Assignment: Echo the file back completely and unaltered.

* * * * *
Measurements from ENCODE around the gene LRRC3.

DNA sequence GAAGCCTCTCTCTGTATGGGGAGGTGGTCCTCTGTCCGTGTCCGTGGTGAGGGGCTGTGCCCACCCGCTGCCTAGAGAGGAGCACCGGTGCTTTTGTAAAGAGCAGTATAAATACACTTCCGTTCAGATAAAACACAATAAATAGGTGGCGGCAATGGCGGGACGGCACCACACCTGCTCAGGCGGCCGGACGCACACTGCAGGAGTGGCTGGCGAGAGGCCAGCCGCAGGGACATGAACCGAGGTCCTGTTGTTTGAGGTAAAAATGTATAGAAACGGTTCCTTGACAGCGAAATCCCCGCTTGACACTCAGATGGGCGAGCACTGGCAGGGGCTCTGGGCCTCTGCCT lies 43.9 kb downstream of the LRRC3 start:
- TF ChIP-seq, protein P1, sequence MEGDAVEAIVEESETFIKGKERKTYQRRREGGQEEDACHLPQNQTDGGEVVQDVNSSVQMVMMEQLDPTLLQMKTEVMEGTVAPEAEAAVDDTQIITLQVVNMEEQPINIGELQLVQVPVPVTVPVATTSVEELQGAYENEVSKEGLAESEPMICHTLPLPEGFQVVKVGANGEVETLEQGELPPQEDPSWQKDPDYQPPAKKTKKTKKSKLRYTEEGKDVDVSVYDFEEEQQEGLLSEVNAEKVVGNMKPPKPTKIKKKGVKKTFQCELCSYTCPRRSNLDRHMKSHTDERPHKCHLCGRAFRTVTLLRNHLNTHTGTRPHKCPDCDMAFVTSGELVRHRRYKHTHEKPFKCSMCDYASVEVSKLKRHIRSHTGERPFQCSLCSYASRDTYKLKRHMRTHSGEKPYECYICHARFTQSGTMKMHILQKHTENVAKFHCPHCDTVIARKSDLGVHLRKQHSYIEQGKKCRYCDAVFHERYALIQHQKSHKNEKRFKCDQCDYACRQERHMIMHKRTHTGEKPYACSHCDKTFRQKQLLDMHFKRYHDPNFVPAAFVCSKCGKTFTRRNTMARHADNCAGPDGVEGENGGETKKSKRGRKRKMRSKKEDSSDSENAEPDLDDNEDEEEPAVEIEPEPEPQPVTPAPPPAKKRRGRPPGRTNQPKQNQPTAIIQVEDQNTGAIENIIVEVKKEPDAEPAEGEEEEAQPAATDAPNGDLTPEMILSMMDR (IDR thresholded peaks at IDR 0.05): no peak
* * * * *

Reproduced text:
Measurements from ENCODE around the gene LRRC3.

DNA sequence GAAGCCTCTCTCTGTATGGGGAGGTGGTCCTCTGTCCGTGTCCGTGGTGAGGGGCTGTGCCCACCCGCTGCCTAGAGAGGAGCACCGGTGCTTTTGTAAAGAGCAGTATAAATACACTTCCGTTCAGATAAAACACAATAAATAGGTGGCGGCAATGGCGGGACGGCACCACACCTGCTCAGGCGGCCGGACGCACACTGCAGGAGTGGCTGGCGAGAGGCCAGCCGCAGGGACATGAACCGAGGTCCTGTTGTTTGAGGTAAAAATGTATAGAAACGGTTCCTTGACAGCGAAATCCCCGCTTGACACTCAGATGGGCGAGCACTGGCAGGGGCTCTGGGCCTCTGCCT lies 43.9 kb downstream of the LRRC3 start:
- TF ChIP-seq, protein P1, sequence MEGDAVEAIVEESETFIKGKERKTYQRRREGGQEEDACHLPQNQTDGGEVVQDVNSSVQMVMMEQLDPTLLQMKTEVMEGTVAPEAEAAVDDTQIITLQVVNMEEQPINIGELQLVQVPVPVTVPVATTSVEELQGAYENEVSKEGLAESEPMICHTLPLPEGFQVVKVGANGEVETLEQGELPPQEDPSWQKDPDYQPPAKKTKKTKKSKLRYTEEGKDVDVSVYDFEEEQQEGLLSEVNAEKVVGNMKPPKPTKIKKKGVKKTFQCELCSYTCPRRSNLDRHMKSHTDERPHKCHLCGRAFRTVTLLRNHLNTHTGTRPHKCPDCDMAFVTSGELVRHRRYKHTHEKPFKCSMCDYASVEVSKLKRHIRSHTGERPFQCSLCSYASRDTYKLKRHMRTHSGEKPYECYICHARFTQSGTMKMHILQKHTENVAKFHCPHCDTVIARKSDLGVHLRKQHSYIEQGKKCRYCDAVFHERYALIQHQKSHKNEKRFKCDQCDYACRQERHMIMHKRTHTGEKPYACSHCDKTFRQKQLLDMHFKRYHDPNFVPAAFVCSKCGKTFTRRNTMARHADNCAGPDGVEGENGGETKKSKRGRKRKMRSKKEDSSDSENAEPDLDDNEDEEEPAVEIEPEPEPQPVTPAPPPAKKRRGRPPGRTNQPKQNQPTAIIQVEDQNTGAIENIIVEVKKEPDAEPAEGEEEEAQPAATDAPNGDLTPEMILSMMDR (IDR thresholded peaks at IDR 0.05): no peak